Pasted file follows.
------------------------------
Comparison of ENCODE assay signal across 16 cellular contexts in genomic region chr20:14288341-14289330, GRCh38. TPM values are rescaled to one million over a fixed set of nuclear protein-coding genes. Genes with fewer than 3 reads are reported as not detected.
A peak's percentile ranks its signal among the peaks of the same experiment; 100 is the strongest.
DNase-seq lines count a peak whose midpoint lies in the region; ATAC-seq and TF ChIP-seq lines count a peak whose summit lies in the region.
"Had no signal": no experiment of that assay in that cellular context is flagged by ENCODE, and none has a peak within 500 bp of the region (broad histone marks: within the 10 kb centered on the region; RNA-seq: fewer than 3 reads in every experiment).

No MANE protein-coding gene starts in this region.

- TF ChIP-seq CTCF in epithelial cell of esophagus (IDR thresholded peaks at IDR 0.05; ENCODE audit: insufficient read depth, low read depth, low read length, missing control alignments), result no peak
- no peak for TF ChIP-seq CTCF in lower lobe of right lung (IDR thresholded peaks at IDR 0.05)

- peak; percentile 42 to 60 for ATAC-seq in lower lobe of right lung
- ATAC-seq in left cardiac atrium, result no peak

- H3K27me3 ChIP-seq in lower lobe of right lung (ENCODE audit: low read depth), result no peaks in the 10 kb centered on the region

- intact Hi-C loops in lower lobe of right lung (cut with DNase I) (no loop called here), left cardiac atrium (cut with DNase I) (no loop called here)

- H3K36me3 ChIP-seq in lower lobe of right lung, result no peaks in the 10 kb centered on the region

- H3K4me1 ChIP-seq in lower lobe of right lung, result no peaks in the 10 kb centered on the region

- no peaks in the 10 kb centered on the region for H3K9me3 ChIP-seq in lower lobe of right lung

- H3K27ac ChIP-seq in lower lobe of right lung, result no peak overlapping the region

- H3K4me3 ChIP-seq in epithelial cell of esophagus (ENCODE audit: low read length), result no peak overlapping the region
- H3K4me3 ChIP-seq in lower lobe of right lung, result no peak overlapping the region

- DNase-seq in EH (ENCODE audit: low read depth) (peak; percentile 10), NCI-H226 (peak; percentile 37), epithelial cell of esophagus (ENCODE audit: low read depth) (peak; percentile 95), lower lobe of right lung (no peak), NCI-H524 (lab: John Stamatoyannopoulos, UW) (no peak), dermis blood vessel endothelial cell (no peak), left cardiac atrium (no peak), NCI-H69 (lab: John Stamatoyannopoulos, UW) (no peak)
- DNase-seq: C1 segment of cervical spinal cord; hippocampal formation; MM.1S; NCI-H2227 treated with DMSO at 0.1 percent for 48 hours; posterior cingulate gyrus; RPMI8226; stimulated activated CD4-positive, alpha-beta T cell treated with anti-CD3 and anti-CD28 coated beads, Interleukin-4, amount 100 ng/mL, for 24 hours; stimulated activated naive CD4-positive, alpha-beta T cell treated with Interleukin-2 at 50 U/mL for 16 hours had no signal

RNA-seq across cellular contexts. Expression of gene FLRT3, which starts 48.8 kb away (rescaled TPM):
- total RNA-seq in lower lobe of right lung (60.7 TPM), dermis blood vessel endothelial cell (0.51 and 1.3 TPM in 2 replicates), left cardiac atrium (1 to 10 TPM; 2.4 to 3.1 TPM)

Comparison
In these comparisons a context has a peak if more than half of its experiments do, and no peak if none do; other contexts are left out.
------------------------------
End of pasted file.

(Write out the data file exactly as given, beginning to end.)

Comparison of ENCODE assay signal across 16 cellular contexts in genomic region chr20:14288341-14289330, GRCh38. TPM values are rescaled to one million over a fixed set of nuclear protein-coding genes. Genes with fewer than 3 reads are reported as not detected.
A peak's percentile ranks its signal among the peaks of the same experiment; 100 is the strongest.
DNase-seq lines count a peak whose midpoint lies in the region; ATAC-seq and TF ChIP-seq lines count a peak whose summit lies in the region.
"Had no signal": no experiment of that assay in that cellular context is flagged by ENCODE, and none has a peak within 500 bp of the region (broad histone marks: within the 10 kb centered on the region; RNA-seq: fewer than 3 reads in every experiment).

No MANE protein-coding gene starts in this region.

- TF ChIP-seq CTCF in epithelial cell of esophagus (IDR thresholded peaks at IDR 0.05; ENCODE audit: insufficient read depth, low read depth, low read length, missing control alignments), result no peak
- no peak for TF ChIP-seq CTCF in lower lobe of right lung (IDR thresholded peaks at IDR 0.05)

- peak; percentile 42 to 60 for ATAC-seq in lower lobe of right lung
- ATAC-seq in left cardiac atrium, result no peak

- H3K27me3 ChIP-seq in lower lobe of right lung (ENCODE audit: low read depth), result no peaks in the 10 kb centered on the region

- intact Hi-C loops in lower lobe of right lung (cut with DNase I) (no loop called here), left cardiac atrium (cut with DNase I) (no loop called here)

- H3K36me3 ChIP-seq in lower lobe of right lung, result no peaks in the 10 kb centered on the region

- H3K4me1 ChIP-seq in lower lobe of right lung, result no peaks in the 10 kb centered on the region

- no peaks in the 10 kb centered on the region for H3K9me3 ChIP-seq in lower lobe of right lung

- H3K27ac ChIP-seq in lower lobe of right lung, result no peak overlapping the region

- H3K4me3 ChIP-seq in epithelial cell of esophagus (ENCODE audit: low read length), result no peak overlapping the region
- H3K4me3 ChIP-seq in lower lobe of right lung, result no peak overlapping the region

- DNase-seq in EH (ENCODE audit: low read depth) (peak; percentile 10), NCI-H226 (peak; percentile 37), epithelial cell of esophagus (ENCODE audit: low read depth) (peak; percentile 95), lower lobe of right lung (no peak), NCI-H524 (lab: John Stamatoyannopoulos, UW) (no peak), dermis blood vessel endothelial cell (no peak), left cardiac atrium (no peak), NCI-H69 (lab: John Stamatoyannopoulos, UW) (no peak)
- DNase-seq: C1 segment of cervical spinal cord; hippocampal formation; MM.1S; NCI-H2227 treated with DMSO at 0.1 percent for 48 hours; posterior cingulate gyrus; RPMI8226; stimulated activated CD4-positive, alpha-beta T cell treated with anti-CD3 and anti-CD28 coated beads, Interleukin-4, amount 100 ng/mL, for 24 hours; stimulated activated naive CD4-positive, alpha-beta T cell treated with Interleukin-2 at 50 U/mL for 16 hours had no signal

RNA-seq across cellular contexts. Expression of gene FLRT3, which starts 48.8 kb away (rescaled TPM):
- total RNA-seq in lower lobe of right lung (60.7 TPM), dermis blood vessel endothelial cell (0.51 and 1.3 TPM in 2 replicates), left cardiac atrium (1 to 10 TPM; 2.4 to 3.1 TPM)

Comparison
In these comparisons a context has a peak if more than half of its experiments do, and no peak if none do; other contexts are left out.